Doi Tung is a high mountain in Chiang Rai. It was once a secluded area in the heart of Golden Triangle. Another flagship community project of Mae Fah Luang Foundation is “Doi Tung Development Project”. The project started after the late Princess Mother first visited Doi Tung in 1987. Having seen the lack of opportunity, education, survival wisdom and know-how which had caused the ethnic minorities’ extreme poverty, she intentionally reforested the area covers approximately 15,000 hectares of 29 villages. To demonstrate her commitment in improving the condition of ethnic minorities’ living life in every way: socially, economically and environmentally, she began with the built of her home in Doi Tung. The Princess Mother had spent several years to develop the infrastructure giving hope to the ethnic minorities and providing opportunities for all people regardless of race, religion, or nationality. One of her objectives is to strengthen sustainable growth and to be able to support oneself financially; thus, Doi Tung brand was created. The brand comprises four business units: food, handicrafts, horticulture, and tourism. The products of Doi Tung are ranging from home ware, ready-to-wear, mulberry items, plants, orchid, etc. Sustainable development has generated incomes for the ethnic minorities and by the end of the project in 2017 the ownership of some of the business units in Doi Tung will be transferred to the local community as the wish of the Princess Mother. Until now, Doi Tung Development Project has been recognised by the UN Office on Drugs and Crime (UNODC) as one of the world’s best examples of Alternative Development. Also in 2009, Mom Rajawongse Disnadda Diskul, the CEO of Doi Tung Development Project received the Schwab Foundation’s “Social Entrepreneur of the Year for the Region of East Asia” award on behalf of the organisation’s effort to eliminate social illnesses, and provide people with legitimate livelihoods as well as better quality of life, while restoring the natural environment.
Cultural temples are the must see attractions in Thailand especially in the northern part – the golden bas-relief, the carved walls, the Buddhist ceremonies, and so on… On the other hand, the temple was designed and built by the artist “Chaloemchai Khositphiphat” is an extraordinary temple in Chiang Rai. Wat Rong Khun or White Temple is a white ordination hall decorated with silver glittering pieces of mirrors. This temple was clearly inspired by 3 main factors: Nation, Religion and Monarchy, these what Thai people are thought to respect since childhood. In the same manner, Khositphiphat loves the country and art, he decided to dedicate the rest of his life for the nation, religion and monarchy deliberately described through his work of temple that he built for a public domain of State. The temple structure has great significance of Buddhism – the white colour of the church represents Lord Buddha’s purity and the white mirrors symbolise Lord Buddha’s wisdom shinning around the earth and universe. The bridge indicates between hell and heaven. It is described all through the myth – human must abandon lustful desire, passion, greed, mortal sin, and evil wish in serpents’ mouth in order to walk to heaven without impurities. A walk on the bridge leads through spirit starting from 16 demons 8 on each side, Sumeru Mountain is in the middle of the bridge where goddess and angel live, underneath pound is interpreted as ocean. There are 6 levels of heaven prior to the highest 16 levels of Brahma ground which represents by 16 divine lotuses around the church, the 4 largest lotuses at the entrance signify the four Buddhist saints, male disciples of Lord Buddha. Inside the church, walls are covered with paintings based in gold colour depicting the world’s incidents filled with western and Japanese cartoon characters. The story illustrates a mixture of reality and imagination; heroes were taken from the inspired animated films such as Ultraman, Doraemon, and Superman who cannot help safe the world from the ruthlessness.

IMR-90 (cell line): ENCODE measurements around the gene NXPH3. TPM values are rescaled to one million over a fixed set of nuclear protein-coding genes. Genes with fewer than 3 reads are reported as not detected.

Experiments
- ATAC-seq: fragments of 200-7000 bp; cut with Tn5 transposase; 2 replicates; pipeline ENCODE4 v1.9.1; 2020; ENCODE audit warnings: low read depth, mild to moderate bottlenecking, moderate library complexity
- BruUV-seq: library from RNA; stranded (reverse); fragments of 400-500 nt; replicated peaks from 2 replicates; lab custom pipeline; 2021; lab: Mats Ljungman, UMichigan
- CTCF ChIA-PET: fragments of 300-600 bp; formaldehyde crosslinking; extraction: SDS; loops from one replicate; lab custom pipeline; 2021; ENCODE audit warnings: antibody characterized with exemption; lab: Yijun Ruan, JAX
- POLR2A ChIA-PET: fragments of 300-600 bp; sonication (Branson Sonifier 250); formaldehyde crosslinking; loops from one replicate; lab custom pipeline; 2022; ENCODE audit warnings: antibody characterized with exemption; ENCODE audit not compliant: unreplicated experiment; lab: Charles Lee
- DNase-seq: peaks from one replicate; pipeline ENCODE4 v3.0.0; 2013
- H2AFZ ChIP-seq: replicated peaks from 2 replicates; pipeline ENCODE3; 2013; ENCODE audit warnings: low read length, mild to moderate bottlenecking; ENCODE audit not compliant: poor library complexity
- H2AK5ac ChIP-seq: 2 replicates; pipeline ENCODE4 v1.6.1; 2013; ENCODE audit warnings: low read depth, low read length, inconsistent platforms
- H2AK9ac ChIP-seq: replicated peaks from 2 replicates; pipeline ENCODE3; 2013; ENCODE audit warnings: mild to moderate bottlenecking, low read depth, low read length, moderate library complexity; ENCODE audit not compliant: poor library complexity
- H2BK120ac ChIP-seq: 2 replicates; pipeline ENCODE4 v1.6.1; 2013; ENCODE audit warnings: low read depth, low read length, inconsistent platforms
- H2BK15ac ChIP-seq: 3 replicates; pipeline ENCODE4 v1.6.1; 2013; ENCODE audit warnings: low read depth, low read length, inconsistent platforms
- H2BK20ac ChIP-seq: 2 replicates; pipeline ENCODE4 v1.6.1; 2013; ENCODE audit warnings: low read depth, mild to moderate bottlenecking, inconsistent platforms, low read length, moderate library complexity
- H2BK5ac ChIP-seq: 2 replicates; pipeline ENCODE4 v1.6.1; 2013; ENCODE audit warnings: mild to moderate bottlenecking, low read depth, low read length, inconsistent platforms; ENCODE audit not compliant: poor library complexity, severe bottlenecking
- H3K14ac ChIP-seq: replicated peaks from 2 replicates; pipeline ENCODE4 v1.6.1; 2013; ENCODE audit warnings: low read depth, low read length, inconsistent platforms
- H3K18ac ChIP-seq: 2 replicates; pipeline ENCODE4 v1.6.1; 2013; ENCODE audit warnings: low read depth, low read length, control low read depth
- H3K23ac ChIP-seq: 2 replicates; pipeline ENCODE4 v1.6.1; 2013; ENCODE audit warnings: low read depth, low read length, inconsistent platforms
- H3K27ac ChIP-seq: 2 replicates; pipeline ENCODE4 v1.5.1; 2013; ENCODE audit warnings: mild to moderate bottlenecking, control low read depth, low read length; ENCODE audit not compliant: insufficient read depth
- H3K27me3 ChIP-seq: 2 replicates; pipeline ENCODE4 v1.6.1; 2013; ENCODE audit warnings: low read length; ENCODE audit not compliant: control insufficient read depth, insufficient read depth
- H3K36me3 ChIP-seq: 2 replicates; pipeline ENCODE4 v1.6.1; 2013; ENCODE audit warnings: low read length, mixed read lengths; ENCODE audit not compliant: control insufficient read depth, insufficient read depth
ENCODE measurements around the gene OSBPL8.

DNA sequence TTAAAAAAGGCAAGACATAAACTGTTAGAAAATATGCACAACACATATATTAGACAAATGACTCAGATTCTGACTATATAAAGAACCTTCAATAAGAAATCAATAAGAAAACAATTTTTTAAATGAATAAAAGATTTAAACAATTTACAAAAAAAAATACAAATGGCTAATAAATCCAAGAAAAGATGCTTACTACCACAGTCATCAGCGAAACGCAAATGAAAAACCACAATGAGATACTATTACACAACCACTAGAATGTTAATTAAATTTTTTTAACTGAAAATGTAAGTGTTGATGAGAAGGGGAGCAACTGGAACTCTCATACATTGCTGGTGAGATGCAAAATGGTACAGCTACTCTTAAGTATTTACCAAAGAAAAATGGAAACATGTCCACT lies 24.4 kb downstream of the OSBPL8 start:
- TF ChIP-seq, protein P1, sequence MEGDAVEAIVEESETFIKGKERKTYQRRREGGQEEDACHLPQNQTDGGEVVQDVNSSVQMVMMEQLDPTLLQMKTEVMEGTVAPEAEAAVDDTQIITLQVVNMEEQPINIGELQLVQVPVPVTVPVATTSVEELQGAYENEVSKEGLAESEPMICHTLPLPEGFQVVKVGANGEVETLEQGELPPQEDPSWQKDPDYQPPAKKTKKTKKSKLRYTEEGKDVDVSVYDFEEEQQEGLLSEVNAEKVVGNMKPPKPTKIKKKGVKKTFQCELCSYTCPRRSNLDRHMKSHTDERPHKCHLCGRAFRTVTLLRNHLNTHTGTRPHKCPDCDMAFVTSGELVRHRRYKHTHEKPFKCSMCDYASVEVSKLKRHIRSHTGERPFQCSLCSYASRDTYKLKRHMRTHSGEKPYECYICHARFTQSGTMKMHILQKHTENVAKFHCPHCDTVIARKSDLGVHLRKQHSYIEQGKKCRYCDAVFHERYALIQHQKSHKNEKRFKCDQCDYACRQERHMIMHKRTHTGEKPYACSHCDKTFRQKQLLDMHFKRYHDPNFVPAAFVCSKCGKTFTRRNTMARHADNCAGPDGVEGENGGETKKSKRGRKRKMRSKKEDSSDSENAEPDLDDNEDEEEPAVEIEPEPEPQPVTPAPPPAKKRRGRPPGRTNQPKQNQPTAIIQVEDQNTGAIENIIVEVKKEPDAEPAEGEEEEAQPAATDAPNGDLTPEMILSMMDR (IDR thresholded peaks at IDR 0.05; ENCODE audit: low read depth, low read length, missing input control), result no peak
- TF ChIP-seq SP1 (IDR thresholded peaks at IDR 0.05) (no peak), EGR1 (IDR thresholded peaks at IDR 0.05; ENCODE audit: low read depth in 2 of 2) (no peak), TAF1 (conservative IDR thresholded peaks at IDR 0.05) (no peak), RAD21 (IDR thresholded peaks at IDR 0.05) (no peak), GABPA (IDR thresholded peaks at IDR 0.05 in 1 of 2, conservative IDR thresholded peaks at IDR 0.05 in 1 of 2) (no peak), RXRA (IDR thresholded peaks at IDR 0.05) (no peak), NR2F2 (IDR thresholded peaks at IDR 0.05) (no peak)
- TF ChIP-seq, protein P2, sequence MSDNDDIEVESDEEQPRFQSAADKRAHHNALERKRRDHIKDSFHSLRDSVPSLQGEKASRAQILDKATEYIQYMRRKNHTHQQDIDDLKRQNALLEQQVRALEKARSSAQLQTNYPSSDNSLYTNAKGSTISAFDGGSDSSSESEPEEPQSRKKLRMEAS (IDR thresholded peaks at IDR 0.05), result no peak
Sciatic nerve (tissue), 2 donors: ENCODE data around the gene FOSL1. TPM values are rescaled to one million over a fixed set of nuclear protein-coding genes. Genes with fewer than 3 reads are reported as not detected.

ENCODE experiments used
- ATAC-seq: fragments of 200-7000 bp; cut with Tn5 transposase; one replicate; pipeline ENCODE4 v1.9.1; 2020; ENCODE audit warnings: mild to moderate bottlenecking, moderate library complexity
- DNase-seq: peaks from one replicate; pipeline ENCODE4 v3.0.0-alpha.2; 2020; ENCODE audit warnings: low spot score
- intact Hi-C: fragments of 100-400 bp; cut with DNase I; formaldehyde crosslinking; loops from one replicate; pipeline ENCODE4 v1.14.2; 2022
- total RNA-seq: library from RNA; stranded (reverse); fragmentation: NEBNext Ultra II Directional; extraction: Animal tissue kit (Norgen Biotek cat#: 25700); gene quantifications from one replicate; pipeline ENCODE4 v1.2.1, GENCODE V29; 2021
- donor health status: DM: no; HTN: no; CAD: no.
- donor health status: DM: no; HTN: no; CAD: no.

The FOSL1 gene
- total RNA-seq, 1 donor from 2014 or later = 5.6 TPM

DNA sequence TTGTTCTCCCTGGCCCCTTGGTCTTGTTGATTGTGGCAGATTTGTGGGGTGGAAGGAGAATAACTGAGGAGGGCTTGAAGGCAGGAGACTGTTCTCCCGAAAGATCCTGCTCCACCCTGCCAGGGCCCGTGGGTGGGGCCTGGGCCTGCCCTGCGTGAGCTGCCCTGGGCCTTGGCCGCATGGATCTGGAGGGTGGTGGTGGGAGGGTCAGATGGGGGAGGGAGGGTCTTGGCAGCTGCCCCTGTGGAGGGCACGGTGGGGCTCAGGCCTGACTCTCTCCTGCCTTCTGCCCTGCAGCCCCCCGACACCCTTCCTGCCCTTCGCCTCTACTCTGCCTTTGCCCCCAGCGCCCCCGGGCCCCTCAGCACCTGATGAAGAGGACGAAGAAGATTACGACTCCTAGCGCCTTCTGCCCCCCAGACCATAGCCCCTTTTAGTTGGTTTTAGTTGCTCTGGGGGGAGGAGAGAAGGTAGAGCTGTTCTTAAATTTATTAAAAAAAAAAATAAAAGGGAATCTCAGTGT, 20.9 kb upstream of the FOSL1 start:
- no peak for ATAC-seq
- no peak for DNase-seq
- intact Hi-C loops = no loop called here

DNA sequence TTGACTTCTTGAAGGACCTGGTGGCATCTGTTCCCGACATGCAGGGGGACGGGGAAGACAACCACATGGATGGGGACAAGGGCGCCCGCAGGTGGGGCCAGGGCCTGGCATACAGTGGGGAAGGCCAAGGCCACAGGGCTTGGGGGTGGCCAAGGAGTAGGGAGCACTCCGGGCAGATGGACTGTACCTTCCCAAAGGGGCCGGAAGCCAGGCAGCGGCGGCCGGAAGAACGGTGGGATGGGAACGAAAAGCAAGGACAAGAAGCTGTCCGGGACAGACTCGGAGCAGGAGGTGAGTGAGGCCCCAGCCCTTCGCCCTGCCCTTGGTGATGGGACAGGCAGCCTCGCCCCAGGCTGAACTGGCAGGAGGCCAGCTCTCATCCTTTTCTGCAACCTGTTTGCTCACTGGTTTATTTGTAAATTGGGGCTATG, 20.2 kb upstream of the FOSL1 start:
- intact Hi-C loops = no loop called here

Climate: Chiang Rai has an average temperature of 25 degree celcius with the highest temperature at around 36 degree celcius during the summer season from March to May. Moving from May to the end of October, it’s a monsoon season with heavy rainfall in August and September. The cool season starts in late October to February while the coolest months are December and January when the temperature at night can drop below 10 degree celcius.
How to get there: There are four ways to travel to Chiang Rai: by plane, car, train and bus.
By plane – Chiang Rai has Mae Fah Luang Chiang Rai International Airport that served by many airlines: Air Asia, Phuket Airlines, SGA and Thai Airways
By car – Chiang Rai is 785 km north of Bangkok which takes more than 12 hours of driving.
By train – from Hua Lumpong Train Station in Bangkok, either heading to Lampang or Chaing Mai province and continue your journey with a car to Chiang Rai. Find out more information via www.railway.co.th
By bus – there is a daily bus leaving from Bangkok, depart from the Northern Bus Station in Kampangpetch 2 Road. Type of bus, route and prices can be found via www.transport.co.th
What you should know
- Doi Tung coffee is known for the best coffee in Thailand and is widely accepted by many coffee lovers both locally and internationally.
- Doi Tung products are hand-woven by ethnic minorities. Every penny will definitely help support their living. We are luckier than them in every way so appreciate who you are, where you are come from and what you are!
Mae Fah Luang Foundation under Royal Patronage
1875/1 Rama IV Road, Lumpini,
Pathumwan, Bangkok 10330
Tel: +66 (0) 2252 7114